Amazon’s Direct-to-Kindle program is what I call an “easy button.” It’s fast, “free,” and thousands of people are using it. A few people have even become millionaires through Kindle books. And then there are companies that charge seemingly “hefty” fees for programming a Kindle book, when supposedly you can do it yourself for free… or even upload a Word document and let KDP do it for you.
But… Is DIY really the way to go?
If you can get a Kindle book done for free through Direct-to-Kindle’s “meatgrinding” wizard, why would you pay someone like us to format that book for you? After all, Amazon says no formatting (and no experience) is necessary.
How about some truth about “easy buttons” for once? Only Staples has an easy button that actually works. And even theirs takes time. Anyone who has come up with an easy button in the writing and publishing industry is in effect ripping people off, though it may seem at first like the service providers who charge fees are the ones doing the ripping.
Let’s take Kathy for example. Her problem? She published a Direct-to-Kindle book and now she was getting emails and phone calls directly from buyers of the book wanting their money back. Why?
Because apparently they couldn’t return the eBook to Amazon for a refund, and it wasn’t readable. In fact, one of her customers said they could read less than 25% of the book! What Kathy couldn’t understand was the mini preview Amazon gave her when she created her Direct-to-Kindle book looked fine. All the text was in its place.
Here’s what happened. Amazon’s Kindle preview will only show you about four pages of your eBook. If you have a book over 100 pages, that’s only 4% of it that’s viewable by you. You are trusting Amazon’s meatgrinder for the remaining 96% of your book to look just as good. If you go this route, there’s no way for you to fully preview your eBook on your own Kindle without buying a copy after Amazon releases it. And by then it’s available for the public, in distribution, and takes time away from potential sales to get it out of distribution if there’s something wrong with it.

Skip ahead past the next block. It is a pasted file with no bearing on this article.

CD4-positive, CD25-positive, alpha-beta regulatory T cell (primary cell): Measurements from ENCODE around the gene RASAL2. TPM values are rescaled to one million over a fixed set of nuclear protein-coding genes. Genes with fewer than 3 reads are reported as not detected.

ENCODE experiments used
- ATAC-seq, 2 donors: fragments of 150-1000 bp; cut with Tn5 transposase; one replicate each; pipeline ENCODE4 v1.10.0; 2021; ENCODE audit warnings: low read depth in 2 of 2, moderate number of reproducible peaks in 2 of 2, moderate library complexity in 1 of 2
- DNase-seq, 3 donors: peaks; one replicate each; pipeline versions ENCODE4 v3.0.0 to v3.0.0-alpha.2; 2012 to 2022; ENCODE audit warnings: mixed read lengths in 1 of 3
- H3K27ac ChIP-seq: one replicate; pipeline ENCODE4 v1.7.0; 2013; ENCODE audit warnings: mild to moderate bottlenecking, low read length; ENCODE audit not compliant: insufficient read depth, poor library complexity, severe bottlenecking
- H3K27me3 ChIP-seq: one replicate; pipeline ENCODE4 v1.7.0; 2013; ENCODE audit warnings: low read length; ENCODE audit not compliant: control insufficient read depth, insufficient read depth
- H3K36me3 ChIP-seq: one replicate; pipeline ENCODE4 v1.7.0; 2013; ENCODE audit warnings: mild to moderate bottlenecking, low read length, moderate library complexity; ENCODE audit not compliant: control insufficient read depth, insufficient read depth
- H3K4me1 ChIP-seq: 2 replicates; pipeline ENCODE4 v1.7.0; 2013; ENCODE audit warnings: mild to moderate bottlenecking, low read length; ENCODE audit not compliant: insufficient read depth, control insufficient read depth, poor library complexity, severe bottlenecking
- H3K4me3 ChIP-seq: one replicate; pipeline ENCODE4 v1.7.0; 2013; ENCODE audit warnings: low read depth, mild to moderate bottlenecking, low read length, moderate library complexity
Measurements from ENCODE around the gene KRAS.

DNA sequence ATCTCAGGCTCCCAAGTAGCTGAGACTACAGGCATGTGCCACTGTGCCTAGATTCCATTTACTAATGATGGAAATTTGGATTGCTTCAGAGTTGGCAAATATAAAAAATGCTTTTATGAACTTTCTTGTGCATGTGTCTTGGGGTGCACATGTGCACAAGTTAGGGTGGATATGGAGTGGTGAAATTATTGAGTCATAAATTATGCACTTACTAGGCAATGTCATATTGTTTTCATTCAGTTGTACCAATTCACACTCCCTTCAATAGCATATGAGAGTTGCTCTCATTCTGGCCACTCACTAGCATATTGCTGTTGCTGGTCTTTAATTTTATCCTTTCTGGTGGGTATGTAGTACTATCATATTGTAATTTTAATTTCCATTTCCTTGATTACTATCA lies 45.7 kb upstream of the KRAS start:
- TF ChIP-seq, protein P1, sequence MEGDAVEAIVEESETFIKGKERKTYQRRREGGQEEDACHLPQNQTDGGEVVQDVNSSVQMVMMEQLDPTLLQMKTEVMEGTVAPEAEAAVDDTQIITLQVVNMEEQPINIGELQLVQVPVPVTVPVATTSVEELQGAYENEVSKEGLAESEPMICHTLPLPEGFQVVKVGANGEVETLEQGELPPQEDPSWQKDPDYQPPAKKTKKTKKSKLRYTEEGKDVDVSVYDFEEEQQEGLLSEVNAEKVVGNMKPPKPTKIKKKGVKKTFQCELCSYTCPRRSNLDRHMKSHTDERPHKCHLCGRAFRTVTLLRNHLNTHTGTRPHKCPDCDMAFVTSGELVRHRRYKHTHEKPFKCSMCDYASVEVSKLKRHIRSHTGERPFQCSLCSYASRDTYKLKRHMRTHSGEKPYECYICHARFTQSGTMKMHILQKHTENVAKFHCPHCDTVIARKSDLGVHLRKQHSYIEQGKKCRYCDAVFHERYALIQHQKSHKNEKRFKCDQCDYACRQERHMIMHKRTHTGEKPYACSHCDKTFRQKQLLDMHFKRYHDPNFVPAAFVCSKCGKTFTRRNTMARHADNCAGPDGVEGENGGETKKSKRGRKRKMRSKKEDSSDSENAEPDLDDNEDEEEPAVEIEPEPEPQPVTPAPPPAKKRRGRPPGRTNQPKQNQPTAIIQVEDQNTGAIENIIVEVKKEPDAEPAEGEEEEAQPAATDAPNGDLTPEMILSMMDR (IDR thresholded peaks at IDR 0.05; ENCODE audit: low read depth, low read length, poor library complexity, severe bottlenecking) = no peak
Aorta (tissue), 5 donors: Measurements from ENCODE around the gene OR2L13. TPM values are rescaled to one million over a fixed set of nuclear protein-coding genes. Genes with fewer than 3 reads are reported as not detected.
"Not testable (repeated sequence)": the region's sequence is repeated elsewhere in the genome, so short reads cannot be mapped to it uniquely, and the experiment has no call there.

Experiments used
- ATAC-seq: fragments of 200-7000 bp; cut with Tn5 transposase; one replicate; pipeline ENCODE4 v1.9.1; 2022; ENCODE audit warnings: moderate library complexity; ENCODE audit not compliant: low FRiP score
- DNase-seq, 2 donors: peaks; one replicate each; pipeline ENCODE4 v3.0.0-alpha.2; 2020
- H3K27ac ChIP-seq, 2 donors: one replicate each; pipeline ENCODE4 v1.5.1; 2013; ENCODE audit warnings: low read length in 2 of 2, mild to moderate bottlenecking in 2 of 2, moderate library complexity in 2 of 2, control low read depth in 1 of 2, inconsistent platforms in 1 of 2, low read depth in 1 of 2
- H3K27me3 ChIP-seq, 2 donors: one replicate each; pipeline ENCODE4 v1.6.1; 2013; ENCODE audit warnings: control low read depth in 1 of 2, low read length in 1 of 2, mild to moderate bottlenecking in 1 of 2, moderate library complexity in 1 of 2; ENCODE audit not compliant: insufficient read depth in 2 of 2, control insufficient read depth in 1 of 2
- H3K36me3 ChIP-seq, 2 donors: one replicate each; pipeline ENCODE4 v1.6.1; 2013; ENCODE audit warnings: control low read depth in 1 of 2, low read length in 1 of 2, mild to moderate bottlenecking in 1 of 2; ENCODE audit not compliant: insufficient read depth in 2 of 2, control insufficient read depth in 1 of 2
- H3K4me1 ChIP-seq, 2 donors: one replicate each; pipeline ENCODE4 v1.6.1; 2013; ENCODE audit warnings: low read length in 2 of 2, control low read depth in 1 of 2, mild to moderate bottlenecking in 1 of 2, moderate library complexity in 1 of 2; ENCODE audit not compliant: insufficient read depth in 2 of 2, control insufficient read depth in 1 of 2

Here’s the other issue… In order for a book to read cleanly on the Kindle, Nook, iPad, etc. it must be in error-free EPUB or MOBI formats. EPUB and MOBI are essentially giant zip files full of XHTML documents. Just like a website, XHTML in eBooks contains a lot of “junk” code, and often has errors in the code. In order for an eBook to read cleanly on a device like the Kindle, all that “junk” code must be found, eliminated or repaired.
This means it has to be hand-coded, line by line, by an expert XHTML programmer who also knows EPUB and MOBI formatting. This, just like book design, is a learned skill that is often taken for granted by those “easy buttons” of the world. And if you have a lot of extra “stuff” like images, bullet points, italics, bolds, fonts, special spacing… etc. and forgo the programmer and decide to do it on your own? Well, don’t say I didn’t warn you when you start to get reports of people complaining that they can’t read your book and they want their money back.
Kindle format is great and it’s necessary today for selling books, but if it’s not done right your pocketbook will ultimately suffer the consequences. Remember, you get what you pay for, and in the world of eBooks where anyone can become an author the readability, flow, and formatting are just as important as the content. An XHTML programmer is just as important as your editor or cover designer.